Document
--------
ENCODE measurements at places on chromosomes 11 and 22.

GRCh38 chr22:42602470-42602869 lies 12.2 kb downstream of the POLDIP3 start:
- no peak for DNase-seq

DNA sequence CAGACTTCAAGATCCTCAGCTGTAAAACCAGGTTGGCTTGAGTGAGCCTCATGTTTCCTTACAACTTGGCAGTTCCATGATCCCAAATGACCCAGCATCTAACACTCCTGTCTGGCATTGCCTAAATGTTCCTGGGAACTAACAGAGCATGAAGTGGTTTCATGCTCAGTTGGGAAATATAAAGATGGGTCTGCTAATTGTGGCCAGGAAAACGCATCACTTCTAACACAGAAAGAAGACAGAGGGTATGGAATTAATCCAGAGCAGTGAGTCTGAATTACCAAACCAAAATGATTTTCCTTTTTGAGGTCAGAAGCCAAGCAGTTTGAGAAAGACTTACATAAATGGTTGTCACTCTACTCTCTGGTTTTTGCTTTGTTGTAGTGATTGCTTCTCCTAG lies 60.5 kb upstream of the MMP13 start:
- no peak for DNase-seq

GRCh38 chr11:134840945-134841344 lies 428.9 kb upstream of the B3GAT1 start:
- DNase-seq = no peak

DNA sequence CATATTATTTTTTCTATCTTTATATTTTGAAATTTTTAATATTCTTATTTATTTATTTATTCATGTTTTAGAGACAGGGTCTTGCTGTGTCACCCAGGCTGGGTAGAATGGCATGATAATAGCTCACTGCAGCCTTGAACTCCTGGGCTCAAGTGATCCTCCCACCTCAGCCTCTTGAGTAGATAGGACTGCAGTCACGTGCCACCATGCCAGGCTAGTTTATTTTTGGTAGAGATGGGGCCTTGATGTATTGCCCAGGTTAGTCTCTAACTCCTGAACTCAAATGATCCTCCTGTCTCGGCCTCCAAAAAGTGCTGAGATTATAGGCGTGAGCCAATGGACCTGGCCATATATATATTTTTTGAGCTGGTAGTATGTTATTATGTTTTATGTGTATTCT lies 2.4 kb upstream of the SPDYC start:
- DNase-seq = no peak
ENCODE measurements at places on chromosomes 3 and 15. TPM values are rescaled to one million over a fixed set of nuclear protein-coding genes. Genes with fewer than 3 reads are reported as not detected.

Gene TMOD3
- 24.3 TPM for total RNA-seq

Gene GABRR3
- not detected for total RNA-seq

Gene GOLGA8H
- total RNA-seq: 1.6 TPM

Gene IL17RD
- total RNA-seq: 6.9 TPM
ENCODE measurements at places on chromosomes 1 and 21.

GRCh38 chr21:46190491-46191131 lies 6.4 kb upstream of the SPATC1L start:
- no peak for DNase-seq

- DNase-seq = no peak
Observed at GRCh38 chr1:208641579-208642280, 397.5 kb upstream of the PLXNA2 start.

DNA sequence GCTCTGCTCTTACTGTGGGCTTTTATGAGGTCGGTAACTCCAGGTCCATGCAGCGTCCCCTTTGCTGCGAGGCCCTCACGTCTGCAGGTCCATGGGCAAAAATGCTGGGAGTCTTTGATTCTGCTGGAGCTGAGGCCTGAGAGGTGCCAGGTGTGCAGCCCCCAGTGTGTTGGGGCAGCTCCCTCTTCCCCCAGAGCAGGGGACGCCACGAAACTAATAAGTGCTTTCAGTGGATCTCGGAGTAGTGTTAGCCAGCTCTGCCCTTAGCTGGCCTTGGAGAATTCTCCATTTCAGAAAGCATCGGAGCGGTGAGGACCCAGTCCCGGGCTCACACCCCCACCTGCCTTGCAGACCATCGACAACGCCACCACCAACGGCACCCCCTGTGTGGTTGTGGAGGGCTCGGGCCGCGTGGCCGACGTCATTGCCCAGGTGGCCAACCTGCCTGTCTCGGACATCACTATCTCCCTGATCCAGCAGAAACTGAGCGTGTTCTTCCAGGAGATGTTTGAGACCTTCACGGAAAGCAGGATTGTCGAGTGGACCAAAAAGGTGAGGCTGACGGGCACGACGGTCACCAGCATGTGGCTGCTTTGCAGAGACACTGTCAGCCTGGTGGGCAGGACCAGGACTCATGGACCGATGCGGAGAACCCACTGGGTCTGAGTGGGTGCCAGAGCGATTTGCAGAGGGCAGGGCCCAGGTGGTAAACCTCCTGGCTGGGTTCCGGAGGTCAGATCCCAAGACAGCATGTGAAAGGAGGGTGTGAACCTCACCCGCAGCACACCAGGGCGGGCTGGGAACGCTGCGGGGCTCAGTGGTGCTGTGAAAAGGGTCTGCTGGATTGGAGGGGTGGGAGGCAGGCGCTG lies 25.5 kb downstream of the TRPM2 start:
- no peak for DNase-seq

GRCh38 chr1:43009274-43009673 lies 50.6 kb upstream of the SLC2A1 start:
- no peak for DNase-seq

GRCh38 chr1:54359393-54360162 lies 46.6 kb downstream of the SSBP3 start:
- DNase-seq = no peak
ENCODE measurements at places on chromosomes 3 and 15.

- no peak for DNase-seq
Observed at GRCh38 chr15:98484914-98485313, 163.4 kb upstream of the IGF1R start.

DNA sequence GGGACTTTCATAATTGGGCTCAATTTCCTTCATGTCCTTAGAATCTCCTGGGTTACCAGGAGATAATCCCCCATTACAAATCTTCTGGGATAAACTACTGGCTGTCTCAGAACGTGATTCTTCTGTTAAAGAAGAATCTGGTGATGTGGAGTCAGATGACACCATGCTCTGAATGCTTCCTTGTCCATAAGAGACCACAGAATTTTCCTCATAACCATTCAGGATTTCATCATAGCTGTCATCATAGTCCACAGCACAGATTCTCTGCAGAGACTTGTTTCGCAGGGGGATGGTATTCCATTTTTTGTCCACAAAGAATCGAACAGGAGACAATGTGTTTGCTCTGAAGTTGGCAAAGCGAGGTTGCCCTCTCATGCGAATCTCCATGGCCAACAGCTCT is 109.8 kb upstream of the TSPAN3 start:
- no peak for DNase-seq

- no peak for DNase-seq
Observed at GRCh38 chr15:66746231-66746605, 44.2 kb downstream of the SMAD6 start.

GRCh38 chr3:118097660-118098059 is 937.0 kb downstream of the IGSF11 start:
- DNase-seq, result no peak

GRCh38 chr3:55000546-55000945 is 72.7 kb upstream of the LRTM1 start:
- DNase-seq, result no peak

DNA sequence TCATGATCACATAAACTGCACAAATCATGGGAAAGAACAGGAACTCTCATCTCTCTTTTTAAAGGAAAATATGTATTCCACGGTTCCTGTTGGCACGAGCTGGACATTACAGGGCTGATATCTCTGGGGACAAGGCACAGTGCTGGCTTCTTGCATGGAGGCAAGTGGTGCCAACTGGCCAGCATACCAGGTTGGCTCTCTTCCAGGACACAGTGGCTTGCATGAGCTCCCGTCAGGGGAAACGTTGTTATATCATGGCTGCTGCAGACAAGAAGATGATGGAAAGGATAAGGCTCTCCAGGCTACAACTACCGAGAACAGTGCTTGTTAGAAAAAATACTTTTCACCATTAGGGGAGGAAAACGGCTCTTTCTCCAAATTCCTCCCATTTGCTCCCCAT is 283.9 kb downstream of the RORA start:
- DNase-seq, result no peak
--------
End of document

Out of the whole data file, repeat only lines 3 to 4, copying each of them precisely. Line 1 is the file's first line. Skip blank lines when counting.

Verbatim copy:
- no peak for DNase-seq

DNA sequence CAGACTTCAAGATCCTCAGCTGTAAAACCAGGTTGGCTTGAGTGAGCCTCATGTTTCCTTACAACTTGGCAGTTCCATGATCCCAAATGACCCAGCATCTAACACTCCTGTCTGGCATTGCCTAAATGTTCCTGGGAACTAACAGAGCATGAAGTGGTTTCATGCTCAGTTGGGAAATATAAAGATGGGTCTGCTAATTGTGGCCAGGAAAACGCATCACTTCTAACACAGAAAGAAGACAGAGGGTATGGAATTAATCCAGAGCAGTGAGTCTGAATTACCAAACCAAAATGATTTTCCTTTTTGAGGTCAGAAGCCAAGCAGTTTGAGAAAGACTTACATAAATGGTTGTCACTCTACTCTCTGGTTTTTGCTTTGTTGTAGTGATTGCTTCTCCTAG lies 60.5 kb upstream of the MMP13 start: